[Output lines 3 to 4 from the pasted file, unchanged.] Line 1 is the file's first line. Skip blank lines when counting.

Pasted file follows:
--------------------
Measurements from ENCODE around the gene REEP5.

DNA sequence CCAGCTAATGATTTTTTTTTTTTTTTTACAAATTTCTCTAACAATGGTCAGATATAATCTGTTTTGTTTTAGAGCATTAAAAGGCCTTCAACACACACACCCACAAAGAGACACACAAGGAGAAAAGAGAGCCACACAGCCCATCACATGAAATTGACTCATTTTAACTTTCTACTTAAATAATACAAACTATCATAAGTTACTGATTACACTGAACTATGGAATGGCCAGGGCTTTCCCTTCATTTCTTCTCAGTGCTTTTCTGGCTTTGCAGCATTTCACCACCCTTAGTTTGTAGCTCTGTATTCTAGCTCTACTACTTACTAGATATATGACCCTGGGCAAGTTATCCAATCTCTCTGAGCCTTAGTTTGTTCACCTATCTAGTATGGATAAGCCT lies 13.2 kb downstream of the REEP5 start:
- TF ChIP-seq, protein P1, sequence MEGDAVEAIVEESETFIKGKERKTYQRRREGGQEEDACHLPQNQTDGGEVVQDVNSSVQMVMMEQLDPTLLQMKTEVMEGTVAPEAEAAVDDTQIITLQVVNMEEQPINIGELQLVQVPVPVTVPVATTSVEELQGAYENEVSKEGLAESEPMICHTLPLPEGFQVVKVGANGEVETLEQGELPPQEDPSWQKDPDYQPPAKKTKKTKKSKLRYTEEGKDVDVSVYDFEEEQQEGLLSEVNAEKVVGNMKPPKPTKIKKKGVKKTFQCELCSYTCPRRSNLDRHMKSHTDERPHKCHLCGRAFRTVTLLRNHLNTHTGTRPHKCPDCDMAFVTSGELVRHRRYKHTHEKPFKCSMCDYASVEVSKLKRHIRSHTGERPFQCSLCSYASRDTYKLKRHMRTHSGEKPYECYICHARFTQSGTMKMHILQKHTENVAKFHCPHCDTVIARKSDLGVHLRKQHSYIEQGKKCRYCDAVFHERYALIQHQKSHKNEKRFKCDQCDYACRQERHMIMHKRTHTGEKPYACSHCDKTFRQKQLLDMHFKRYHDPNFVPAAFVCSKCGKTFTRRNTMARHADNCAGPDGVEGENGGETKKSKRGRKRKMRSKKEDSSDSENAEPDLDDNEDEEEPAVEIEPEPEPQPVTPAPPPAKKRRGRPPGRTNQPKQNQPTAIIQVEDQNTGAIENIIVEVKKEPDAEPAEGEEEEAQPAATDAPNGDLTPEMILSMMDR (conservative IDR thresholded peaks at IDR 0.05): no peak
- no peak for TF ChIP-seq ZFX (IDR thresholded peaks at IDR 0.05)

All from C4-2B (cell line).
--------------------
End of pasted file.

- TF ChIP-seq, protein P1, sequence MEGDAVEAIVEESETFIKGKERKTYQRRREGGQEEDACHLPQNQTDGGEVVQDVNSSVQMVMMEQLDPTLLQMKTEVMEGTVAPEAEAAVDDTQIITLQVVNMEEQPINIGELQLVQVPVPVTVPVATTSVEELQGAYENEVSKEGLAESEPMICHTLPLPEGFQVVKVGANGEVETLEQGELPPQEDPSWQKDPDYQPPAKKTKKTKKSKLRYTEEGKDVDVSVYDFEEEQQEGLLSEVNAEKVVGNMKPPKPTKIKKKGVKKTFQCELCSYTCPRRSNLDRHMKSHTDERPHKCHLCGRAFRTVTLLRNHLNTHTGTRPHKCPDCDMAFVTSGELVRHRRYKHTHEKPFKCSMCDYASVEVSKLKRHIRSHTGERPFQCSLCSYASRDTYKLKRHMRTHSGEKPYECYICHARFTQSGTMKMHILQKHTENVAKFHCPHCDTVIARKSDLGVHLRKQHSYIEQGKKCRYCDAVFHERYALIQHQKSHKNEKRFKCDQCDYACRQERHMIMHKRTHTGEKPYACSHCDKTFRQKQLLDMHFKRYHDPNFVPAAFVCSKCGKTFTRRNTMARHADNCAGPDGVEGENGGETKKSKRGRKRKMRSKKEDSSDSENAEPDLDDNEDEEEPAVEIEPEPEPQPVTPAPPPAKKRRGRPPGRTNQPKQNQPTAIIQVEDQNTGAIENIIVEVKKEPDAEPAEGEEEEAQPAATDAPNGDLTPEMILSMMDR (conservative IDR thresholded peaks at IDR 0.05): no peak
- no peak for TF ChIP-seq ZFX (IDR thresholded peaks at IDR 0.05)